West Indies 337-4 (Charles 130) beat
Zimbabwe 181-9 (Narine 3-28) by 156 runs
First One-Day International, Grenada
Zimbabwe were thoroughly outclassed in the first One-Day International in Grenada, losing by 156 runs as the West Indies bounced back from their whitewash at the hands of Australia to inflict defeat by 156 runs.
Johnson Charles and Darren Bravo both hit hundreds at the West Indies racked up 337 for four after being invited to bat, while their bowlers found it exceptionally easy to contain the Zimbabweans once the early blows had been struck by Kemar Roach and Sunil Narine.
At times it appeared as though the West Indies were playing a club side, even down to the two sides relative kit - West Indies’ giving off a shimmering air of professionalism replete with sponsor’s logo, while Zimbabwe’s looked ten years out of date, faded and sponsor-less.
Once the West Indies opening pair of Johnson Charles and Kieran Powell had got going on a flat pitch at Grenada’s National Stadium there really was no hope for the tourists, who had warmed up for this series with a solitary match against a team of players, most of whom were unknown to all but the most hardened followers of West Indies club cricket. Charles and Powell went onto add 168 for the first wicket as both men reached their fifties with relative ease.
Kyle Jarvis provided the most problems, with a bit of occasional swing, while Natsai Mushangwe would later be tidy with his 10 overs of leg-spin costing 56 runs and yielding the wicket of Andre Russell. Charles completed his second successive ODI hundred - also his second ever hundred in professional cricket - off just 94 balls as he and Darren Bravo laid into the Zimbabwe part-time bowlers. Hamilton Masakadza got through five overs at a cost of 35 runs, with Malcolm Waller’s two costing 15.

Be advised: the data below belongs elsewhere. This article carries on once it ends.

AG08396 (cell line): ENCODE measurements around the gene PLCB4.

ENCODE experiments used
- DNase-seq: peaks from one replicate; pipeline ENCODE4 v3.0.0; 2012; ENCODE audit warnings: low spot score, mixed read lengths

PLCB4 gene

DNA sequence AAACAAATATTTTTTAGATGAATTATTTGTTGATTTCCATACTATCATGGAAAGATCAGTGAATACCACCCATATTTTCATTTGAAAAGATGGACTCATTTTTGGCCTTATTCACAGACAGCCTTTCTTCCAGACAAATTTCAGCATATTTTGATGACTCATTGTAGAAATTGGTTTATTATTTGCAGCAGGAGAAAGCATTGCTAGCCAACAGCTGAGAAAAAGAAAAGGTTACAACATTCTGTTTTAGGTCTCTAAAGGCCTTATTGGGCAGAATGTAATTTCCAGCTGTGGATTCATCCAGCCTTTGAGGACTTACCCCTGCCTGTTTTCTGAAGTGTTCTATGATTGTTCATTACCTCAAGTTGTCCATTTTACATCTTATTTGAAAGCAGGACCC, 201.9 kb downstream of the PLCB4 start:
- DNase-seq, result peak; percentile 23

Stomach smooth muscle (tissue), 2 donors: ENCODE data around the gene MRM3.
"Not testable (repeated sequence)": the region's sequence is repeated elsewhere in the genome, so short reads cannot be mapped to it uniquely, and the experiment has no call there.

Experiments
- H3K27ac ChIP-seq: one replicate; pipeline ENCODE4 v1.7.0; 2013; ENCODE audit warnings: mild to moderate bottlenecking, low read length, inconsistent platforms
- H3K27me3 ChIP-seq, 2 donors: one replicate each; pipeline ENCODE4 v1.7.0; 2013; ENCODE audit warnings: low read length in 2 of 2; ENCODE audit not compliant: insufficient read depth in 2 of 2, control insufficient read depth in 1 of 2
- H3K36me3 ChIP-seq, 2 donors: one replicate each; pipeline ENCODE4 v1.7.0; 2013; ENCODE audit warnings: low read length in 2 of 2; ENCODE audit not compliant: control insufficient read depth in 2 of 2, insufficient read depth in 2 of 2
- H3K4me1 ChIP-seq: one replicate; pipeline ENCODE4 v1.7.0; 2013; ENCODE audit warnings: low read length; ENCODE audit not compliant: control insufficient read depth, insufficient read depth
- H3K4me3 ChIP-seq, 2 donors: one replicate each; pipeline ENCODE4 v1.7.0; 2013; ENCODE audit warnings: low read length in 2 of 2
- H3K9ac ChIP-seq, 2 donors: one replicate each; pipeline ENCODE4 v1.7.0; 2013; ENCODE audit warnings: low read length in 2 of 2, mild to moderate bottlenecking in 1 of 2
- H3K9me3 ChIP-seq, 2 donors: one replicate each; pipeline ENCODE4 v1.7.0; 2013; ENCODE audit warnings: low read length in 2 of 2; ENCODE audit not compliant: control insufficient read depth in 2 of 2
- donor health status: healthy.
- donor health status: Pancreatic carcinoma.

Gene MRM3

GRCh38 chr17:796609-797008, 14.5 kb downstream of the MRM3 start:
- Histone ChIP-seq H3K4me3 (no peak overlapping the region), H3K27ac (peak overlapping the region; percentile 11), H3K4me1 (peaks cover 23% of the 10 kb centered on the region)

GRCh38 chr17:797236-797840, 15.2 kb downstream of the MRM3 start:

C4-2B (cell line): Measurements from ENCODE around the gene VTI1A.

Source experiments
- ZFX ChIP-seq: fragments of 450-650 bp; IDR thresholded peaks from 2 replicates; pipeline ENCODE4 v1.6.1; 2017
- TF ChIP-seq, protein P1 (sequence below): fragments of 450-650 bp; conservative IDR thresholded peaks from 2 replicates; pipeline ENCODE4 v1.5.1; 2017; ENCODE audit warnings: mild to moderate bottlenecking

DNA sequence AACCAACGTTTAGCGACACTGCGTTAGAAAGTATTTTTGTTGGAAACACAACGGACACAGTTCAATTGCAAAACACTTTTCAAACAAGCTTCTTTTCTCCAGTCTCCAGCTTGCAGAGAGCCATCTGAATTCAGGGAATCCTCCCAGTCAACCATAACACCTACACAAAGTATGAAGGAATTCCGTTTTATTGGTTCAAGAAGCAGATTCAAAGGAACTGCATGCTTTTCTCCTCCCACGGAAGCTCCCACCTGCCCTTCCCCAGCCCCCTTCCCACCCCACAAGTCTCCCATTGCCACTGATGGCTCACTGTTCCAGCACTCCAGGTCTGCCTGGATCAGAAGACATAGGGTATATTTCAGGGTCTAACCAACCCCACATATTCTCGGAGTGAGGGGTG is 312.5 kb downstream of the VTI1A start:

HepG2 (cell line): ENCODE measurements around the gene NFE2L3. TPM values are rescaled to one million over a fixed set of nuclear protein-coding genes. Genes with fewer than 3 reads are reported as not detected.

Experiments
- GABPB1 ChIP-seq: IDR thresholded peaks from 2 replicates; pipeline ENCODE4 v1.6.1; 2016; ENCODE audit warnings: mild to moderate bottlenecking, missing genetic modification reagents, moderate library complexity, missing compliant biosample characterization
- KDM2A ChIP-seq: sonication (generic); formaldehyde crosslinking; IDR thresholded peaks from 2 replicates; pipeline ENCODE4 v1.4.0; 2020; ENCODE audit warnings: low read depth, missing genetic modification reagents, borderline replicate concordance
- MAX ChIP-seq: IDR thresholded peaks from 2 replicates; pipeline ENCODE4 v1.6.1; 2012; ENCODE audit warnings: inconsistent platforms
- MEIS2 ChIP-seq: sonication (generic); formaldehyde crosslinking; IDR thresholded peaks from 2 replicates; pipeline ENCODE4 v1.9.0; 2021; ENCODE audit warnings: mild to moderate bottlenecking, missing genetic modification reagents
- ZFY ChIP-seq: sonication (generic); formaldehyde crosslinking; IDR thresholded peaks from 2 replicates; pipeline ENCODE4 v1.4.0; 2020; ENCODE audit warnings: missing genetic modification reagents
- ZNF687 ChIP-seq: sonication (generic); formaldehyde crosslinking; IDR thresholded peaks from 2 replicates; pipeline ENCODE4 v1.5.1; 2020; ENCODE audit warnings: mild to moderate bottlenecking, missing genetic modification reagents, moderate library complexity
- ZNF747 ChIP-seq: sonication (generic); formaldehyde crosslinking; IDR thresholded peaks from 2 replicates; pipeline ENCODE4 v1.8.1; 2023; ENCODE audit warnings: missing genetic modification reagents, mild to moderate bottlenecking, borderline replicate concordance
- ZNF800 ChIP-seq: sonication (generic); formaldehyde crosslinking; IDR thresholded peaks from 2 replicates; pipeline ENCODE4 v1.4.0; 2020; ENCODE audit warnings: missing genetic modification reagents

Bravo powered to his century from just 71 balls and dispatched the hapless Chris Mpofu for successive sixes in his final over. Mpofu ended with figures of two for 83 from 10 overs and was the most expensive of the Zimbabwe attack.
Any lingering hopes of a remarkable Zimbabwe win were soon dashed early on in their run chase. Following a promising start, Vusi Sibanda chose not to review a LBW decision against Kemar Roach and departed for 12. His was the first of four wickets for 14 runs as Roach, Narine and Tino Best removed Zimbabwe’s best batsmen.
Roach was responsible for the wicket of Hamilton Masakadza, besides that of Sibanda, as he leapt full length to cling onto a wonderful catch at long-on off Narine. Captain Brendan Taylor was the final nail in the coffin when he chipped Best tamely to Narsingh Deonarine at mid-off to make it 34 for four.
Craig Ervine and Malcolm Waller then steadied the innings with a partnership of 58. Ervine did the bulk of the scoring but eventually fell, drilling a drive straight to Charles at short cover. Waller did go onto make 51, while Prosper Utseya ensured that Zimbabwe weren’t bowled out by ending not out on 18 off 67 balls.
© Cricket World 2013
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